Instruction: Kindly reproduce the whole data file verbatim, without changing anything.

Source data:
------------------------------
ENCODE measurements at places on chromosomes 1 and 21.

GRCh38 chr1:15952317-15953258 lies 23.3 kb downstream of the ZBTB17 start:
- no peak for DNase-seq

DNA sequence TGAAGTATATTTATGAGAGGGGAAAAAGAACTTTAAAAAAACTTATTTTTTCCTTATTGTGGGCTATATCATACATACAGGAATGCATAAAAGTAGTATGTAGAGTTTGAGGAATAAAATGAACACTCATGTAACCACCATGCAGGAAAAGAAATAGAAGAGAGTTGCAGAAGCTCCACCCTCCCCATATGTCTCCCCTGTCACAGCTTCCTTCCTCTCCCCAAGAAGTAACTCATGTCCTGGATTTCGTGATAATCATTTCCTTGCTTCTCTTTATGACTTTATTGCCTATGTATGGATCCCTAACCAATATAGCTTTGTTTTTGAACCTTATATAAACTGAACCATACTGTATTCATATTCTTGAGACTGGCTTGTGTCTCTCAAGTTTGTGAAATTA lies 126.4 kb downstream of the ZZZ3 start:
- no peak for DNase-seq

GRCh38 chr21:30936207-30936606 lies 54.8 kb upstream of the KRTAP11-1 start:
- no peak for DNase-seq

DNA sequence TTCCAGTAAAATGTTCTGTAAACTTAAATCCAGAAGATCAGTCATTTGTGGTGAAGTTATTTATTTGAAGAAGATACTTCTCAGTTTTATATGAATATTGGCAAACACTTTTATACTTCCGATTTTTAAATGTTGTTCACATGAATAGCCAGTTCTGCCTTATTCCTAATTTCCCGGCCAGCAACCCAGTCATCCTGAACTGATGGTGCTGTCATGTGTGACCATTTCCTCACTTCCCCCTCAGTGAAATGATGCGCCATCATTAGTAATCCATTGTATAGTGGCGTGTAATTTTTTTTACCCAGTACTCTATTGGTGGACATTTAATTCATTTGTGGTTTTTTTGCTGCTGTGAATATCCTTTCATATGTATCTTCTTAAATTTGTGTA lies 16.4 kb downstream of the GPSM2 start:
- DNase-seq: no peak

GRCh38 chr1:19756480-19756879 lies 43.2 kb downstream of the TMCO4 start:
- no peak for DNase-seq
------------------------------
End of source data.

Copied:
ENCODE measurements at places on chromosomes 1 and 21.

GRCh38 chr1:15952317-15953258 lies 23.3 kb downstream of the ZBTB17 start:
- no peak for DNase-seq

DNA sequence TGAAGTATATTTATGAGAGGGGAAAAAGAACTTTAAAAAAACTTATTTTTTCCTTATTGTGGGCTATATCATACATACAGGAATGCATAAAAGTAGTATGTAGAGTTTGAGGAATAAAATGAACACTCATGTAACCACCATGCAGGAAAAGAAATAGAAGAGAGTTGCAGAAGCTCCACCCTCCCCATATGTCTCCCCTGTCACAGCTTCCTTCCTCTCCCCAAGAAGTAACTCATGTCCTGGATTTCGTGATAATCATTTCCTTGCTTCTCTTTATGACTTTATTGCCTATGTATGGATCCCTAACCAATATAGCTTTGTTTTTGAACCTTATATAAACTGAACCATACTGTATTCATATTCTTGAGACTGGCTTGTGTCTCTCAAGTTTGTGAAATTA lies 126.4 kb downstream of the ZZZ3 start:
- no peak for DNase-seq

GRCh38 chr21:30936207-30936606 lies 54.8 kb upstream of the KRTAP11-1 start:
- no peak for DNase-seq

DNA sequence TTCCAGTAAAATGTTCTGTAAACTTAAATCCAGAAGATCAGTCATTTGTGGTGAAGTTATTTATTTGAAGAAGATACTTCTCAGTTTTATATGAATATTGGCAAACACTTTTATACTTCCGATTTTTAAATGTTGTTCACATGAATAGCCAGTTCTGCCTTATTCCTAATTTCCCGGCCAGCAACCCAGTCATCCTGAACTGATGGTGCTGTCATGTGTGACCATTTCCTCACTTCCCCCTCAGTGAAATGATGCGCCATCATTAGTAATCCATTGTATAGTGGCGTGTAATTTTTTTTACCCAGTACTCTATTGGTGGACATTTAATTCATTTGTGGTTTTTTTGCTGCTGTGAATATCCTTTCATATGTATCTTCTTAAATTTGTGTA lies 16.4 kb downstream of the GPSM2 start:
- DNase-seq: no peak

GRCh38 chr1:19756480-19756879 lies 43.2 kb downstream of the TMCO4 start:
- no peak for DNase-seq